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Essential businesses, essential protections

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Earlier this year, New York was among the first states to shut down to help rein in the spread of COVID-19. Even as countless businesses closed and employees began working from home, essential businesses stayed open to offer critical services in their communities.

These essential businesses went to extraordinary lengths to keep customers and employees safe. They embraced strict cleaning and sanitization protocols, enforced social distancing measures, limited the number of people in stores at a given time, followed mask-wearing recommendations and more, so New Yorkers could have access to the food, medicine, and other products necessary during the statewide lockdown. At a moment of great need, these businesses and their employees stepped up to support their communities.

Now, however, these businesses are facing a new threat: lawsuits. As essential businesses continue operations, they risk being subject to liability lawsuits that hold them responsible for the spread of COVID-19, even if they responsibly followed guidance by state health officials. Needless to say, this is a difficult position for them to be in given their important role in our communities.

If we allow the threat of meritless COVID-19 lawsuits to loom over New York’s essential business owners, then we risk them being driven out of business. Few businesses can afford lengthy, drawn-out courtroom fights and the costs associated with them could force the businesses to shut down permanently.

This would hardly be fair to the businesses that we asked to stay open so that the rest of us could safely navigate this crisis. Instead, they deserve to be properly protected from these lawsuits so that they can continue to operate without worrying about finding themselves on the receiving end of an unfounded action.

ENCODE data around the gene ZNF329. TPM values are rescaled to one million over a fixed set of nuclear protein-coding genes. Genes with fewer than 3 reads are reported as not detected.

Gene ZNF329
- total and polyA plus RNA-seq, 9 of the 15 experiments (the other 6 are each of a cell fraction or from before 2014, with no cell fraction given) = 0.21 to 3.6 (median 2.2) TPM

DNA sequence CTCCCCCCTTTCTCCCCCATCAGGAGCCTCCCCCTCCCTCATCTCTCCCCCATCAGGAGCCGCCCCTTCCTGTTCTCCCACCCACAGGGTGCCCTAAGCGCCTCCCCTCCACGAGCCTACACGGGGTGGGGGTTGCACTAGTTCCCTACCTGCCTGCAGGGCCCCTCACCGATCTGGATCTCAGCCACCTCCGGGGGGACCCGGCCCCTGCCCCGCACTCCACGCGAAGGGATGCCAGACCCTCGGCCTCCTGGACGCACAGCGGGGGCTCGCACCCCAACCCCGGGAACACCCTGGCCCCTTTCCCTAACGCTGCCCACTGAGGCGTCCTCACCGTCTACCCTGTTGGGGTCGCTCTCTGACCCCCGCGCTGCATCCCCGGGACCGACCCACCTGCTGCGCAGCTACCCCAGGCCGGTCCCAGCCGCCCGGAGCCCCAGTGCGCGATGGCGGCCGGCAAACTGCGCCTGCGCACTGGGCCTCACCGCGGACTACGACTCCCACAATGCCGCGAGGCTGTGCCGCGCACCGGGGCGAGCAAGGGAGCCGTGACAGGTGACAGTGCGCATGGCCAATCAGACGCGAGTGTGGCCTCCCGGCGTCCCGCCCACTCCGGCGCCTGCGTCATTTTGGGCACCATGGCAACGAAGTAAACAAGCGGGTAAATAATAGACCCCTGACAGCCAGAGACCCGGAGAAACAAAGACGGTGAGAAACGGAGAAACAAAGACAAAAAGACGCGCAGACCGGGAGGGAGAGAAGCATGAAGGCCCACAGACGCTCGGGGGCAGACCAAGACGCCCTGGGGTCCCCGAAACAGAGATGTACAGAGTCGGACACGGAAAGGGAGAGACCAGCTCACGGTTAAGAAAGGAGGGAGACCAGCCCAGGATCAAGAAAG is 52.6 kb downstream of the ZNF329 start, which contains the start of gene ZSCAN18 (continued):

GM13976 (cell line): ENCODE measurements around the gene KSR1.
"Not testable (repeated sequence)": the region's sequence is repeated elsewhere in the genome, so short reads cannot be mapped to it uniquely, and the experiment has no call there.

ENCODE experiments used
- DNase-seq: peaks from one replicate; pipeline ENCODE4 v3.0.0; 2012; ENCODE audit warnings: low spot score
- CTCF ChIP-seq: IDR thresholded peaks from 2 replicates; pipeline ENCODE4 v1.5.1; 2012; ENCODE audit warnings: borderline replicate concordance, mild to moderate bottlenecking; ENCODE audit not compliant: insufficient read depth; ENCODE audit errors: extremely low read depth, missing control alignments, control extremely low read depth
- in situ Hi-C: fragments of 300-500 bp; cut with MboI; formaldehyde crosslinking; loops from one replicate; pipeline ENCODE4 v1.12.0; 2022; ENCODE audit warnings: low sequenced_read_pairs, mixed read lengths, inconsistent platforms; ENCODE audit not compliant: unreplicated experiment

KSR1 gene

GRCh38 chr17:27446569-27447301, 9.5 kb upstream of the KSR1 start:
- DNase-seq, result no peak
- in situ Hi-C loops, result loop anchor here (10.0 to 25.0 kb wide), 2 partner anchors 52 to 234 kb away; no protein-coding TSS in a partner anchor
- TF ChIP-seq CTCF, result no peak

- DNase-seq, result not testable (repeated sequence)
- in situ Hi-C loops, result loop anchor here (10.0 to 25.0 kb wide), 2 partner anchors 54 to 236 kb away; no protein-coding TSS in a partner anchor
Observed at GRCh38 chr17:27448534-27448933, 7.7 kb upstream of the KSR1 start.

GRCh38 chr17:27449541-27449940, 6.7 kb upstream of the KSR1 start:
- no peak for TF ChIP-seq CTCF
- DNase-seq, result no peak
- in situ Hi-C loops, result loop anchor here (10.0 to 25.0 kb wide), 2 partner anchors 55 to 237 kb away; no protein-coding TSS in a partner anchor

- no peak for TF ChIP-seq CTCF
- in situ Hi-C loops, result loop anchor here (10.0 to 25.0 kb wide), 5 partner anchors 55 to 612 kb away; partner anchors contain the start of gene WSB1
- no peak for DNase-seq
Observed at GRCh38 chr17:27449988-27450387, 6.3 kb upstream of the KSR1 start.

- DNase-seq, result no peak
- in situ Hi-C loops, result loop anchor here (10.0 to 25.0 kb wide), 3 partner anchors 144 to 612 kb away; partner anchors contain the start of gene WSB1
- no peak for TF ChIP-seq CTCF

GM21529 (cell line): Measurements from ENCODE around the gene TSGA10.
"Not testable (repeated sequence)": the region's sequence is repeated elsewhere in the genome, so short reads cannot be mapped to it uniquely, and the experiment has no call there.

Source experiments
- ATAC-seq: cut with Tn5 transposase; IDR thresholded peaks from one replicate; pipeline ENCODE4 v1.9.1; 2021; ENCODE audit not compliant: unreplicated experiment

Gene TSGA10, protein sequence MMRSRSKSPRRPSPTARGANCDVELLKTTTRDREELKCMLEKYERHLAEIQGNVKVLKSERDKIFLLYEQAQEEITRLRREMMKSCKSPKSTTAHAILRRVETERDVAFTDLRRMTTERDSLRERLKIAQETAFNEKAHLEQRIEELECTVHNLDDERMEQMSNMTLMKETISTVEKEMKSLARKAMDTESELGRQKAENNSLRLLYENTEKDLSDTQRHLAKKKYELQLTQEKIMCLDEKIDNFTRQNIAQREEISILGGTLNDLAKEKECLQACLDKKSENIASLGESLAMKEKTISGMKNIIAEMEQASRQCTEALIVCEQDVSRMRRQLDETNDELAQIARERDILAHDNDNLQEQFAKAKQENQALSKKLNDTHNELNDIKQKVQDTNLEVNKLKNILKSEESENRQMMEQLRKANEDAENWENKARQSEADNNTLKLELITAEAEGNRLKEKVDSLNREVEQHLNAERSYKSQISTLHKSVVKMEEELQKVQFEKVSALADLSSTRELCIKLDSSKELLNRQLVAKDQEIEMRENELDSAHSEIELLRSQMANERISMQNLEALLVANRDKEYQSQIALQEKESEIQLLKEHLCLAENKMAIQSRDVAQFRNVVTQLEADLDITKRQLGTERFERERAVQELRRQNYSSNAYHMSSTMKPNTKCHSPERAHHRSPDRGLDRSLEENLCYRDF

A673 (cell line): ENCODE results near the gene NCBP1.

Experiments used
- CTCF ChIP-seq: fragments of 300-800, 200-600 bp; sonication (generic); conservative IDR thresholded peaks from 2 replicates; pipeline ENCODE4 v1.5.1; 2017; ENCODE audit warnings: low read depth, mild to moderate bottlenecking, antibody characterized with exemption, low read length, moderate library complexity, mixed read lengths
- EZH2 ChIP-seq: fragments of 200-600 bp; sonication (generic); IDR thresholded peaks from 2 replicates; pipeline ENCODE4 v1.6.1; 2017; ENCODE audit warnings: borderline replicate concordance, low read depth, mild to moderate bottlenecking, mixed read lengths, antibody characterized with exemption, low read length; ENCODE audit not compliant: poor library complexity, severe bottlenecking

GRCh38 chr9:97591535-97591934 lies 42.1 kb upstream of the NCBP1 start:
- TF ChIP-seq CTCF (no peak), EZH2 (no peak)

That’s why it is critical for Senate Minority Leader Chuck Schumer and New York’s other members of Congress to work with other leaders in Washington to offer liability protections for businesses that work hard to provide essential services. They have played an imperative role in helping both our state and the rest of the country in the past several months, and they should not be punished for their efforts.

With Schumer’s help, these protections can finally pass and lawmakers can demonstrate their dedication to protecting essential businesses. Otherwise, they will continue to open their doors each morning in an even more uncertain position than the one before it, hoping that they aren’t sued for doing everything they can to run their business safely.

With these protections in place, businesses can continue to provide their essential services knowing that their contributions are recognized and appreciated both by the customers who have leaned on them during a difficult time and by the lawmakers who continue to profess that the role they play is vital during the pandemic.

Of course, this is not to say that liability protections should extend to businesses who flaunt health guidelines. These protections should be reserved for the essential businesses that are doing everything necessary to ensure their premises remain sanitary and that everyone in their stores follows the appropriate rules.

This has been a difficult year for New Yorkers, and the weeks and months ahead are still uncertain. By passing smart, focused liability protections, our elected officials can restore a bit of that certainty and show the owners of essential businesses that their livelihoods will also be properly protected.

Mike Durant is the president and chief executive of the New York State Food Industry Alliance, a trade association.

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